at that little fool Armance, she has actually taken it into her head
to be jealous of the fortune that has fallen from the clouds at M. de
Malivert's feet. Lord! How ill envy becomes a woman!" Her friend
guessed the Duchesse's meaning, and caught the fixed stare of Octave
who, while appearing to see nothing but the venerable face of the
Bishop of--------who was talking to him at the moment, had heard all.
In less than three minutes, Mademoiselle de Zohiloff's silence was
explained, and she herself proved guilty, in Octave's mind, of all the
base feelings of which she had been accused. "Great God," he said to
himself, "there is no exception, then, to the baseness of feeling of
all this set! And what grounds have I for supposing that other sets
are in any way different? If people dare to flaunt such a worship of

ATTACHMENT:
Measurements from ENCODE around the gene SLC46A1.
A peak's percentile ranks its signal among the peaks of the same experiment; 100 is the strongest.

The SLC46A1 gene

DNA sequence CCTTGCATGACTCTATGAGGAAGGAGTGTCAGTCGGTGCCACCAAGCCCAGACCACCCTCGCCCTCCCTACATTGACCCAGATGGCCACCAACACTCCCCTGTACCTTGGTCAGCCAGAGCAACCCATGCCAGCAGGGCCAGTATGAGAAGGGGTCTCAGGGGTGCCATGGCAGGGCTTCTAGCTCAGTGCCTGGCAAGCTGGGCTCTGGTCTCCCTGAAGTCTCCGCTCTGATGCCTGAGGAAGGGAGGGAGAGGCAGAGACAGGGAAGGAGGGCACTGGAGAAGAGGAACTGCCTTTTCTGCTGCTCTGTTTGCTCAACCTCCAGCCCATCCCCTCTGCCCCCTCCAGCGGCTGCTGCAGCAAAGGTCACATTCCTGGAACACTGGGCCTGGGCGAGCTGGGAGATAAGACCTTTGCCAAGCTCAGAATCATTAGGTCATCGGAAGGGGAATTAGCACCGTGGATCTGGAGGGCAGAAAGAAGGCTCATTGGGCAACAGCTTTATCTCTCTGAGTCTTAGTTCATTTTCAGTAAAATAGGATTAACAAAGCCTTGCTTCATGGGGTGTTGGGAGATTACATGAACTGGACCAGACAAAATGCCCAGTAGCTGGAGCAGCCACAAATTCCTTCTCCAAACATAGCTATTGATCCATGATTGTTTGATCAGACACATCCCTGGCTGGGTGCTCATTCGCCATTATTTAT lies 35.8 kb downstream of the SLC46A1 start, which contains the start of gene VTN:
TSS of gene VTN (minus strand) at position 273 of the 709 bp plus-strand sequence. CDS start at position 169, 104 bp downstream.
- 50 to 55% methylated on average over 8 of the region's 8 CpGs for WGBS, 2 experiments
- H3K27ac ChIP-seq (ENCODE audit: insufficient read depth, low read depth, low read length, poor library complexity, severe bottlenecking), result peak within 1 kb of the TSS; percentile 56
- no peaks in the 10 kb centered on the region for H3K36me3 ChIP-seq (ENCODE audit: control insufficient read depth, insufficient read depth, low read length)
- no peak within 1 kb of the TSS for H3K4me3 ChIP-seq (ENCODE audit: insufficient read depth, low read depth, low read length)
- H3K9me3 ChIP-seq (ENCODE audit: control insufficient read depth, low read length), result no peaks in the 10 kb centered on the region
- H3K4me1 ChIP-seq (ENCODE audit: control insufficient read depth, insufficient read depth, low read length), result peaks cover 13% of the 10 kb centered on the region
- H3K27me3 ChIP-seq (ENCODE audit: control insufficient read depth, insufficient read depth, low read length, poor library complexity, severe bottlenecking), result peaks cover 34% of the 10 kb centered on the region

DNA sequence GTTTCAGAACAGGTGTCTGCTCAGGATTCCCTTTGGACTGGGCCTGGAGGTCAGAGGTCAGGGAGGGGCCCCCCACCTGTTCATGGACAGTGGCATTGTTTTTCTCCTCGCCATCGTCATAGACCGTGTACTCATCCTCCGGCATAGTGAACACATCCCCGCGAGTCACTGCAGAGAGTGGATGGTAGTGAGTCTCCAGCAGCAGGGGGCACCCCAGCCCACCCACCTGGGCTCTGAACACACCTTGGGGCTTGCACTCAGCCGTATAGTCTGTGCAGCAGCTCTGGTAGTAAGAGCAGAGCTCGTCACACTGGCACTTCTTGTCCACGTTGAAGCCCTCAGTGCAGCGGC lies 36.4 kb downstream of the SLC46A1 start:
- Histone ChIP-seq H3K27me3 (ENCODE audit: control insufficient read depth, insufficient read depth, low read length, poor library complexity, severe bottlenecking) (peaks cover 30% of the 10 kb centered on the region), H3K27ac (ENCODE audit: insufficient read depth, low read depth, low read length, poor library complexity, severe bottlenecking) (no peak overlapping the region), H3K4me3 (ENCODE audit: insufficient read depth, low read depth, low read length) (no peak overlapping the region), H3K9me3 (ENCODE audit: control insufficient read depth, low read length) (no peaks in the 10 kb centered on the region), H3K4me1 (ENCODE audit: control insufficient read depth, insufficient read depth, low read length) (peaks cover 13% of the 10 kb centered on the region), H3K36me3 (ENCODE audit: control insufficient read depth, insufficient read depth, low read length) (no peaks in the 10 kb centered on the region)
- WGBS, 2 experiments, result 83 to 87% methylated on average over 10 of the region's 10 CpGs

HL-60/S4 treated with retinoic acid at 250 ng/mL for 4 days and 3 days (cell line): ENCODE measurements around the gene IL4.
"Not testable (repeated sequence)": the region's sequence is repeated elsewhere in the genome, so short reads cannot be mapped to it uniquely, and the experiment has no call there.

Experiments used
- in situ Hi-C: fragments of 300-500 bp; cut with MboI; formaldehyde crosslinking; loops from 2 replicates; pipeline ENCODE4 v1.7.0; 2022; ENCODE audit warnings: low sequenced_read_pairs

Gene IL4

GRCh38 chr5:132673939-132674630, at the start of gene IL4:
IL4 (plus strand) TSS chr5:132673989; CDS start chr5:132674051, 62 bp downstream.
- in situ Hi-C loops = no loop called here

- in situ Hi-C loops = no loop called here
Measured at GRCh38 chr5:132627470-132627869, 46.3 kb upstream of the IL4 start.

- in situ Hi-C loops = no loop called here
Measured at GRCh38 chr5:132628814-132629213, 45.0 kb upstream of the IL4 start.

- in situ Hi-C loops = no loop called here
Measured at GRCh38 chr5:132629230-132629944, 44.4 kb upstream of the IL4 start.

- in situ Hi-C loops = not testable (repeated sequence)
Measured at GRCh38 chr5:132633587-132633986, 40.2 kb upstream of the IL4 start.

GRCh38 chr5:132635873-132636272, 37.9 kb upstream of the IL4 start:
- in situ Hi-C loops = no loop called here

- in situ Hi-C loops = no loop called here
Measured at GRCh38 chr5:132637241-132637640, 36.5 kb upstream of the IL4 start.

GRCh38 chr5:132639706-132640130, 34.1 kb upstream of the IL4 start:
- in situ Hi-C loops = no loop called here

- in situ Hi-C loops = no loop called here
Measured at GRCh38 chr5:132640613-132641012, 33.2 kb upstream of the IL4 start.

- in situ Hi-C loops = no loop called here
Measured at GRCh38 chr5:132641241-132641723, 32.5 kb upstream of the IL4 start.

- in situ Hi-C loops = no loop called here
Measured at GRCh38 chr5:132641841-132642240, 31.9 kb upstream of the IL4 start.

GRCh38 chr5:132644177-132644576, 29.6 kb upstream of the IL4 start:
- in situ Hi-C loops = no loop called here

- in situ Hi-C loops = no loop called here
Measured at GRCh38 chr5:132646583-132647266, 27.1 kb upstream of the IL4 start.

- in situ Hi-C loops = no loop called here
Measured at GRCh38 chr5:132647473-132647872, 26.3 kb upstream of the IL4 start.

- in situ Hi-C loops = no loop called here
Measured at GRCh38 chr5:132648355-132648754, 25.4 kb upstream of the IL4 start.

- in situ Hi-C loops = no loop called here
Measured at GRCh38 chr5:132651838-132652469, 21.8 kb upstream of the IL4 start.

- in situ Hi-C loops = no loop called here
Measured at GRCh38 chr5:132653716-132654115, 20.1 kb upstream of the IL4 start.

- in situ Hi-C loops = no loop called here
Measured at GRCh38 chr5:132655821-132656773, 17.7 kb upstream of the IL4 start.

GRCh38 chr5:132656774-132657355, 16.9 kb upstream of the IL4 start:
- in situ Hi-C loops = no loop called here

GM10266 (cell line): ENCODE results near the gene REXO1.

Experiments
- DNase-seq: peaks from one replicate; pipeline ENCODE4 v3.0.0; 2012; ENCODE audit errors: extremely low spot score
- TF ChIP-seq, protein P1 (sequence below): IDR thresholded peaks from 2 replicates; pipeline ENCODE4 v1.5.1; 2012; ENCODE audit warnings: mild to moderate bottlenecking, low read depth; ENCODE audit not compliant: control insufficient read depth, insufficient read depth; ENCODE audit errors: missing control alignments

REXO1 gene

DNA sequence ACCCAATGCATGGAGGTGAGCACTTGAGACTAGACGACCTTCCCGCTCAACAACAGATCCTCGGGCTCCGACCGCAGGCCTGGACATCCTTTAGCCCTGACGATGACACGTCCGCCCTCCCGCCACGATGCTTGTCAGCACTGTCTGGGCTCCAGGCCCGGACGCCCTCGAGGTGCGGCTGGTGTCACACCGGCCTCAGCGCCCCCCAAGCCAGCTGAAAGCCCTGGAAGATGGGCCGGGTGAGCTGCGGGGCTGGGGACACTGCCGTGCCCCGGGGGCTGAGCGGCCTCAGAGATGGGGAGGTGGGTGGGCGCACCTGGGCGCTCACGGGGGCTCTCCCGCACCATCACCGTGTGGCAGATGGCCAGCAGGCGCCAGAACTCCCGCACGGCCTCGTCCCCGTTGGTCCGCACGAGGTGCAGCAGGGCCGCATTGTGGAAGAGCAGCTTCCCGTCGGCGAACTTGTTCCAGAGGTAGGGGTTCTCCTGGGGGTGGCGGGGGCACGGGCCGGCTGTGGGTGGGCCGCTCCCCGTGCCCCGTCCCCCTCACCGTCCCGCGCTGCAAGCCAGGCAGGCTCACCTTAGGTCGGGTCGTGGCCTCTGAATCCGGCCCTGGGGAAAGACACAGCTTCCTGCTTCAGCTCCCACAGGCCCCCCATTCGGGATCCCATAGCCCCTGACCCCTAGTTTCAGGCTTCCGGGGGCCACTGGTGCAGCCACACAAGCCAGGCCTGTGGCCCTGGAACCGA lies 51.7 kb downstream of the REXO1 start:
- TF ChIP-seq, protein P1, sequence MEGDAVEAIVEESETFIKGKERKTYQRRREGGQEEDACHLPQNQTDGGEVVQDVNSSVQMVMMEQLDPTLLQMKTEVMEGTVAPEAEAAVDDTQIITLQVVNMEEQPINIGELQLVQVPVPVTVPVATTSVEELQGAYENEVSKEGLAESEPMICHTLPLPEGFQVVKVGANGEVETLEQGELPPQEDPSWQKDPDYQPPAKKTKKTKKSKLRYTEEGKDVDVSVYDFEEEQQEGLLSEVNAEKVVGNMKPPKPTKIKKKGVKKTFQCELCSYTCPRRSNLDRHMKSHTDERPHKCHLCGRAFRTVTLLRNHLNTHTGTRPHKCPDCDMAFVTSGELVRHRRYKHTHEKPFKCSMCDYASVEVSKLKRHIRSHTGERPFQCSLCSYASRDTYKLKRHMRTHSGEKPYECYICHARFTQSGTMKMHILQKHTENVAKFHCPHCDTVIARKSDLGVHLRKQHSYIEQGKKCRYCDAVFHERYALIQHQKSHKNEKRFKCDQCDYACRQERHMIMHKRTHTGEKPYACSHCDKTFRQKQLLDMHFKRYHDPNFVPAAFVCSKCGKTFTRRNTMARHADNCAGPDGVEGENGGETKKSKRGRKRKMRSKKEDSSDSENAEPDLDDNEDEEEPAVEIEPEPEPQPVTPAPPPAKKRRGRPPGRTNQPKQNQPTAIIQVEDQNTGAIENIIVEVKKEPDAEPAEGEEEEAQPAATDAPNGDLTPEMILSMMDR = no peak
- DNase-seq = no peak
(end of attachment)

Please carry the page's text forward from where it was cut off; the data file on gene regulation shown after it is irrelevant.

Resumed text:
money in one of the most exclusive drawing-rooms in France, among
people, none of whom can open the History of France without coming
upon a hero of his own name, what can it be like among the wretched
merchants, who are millionaires to-day, but whose fathers only
yesterday were behind the counter?  God, how vile men are!"

Octave fled from Madame de Bonnivet's drawing-room; the fashionable
world filled him with horror. He left the family carriage for his
uncle the Commander and returned home on foot. It was raining in
torrents; the rain delighted him. Soon he had ceased to notice the
regular tempest that was meanwhile flooding Paris.  "The one resource
against this general degradation," he thought, "would be to find a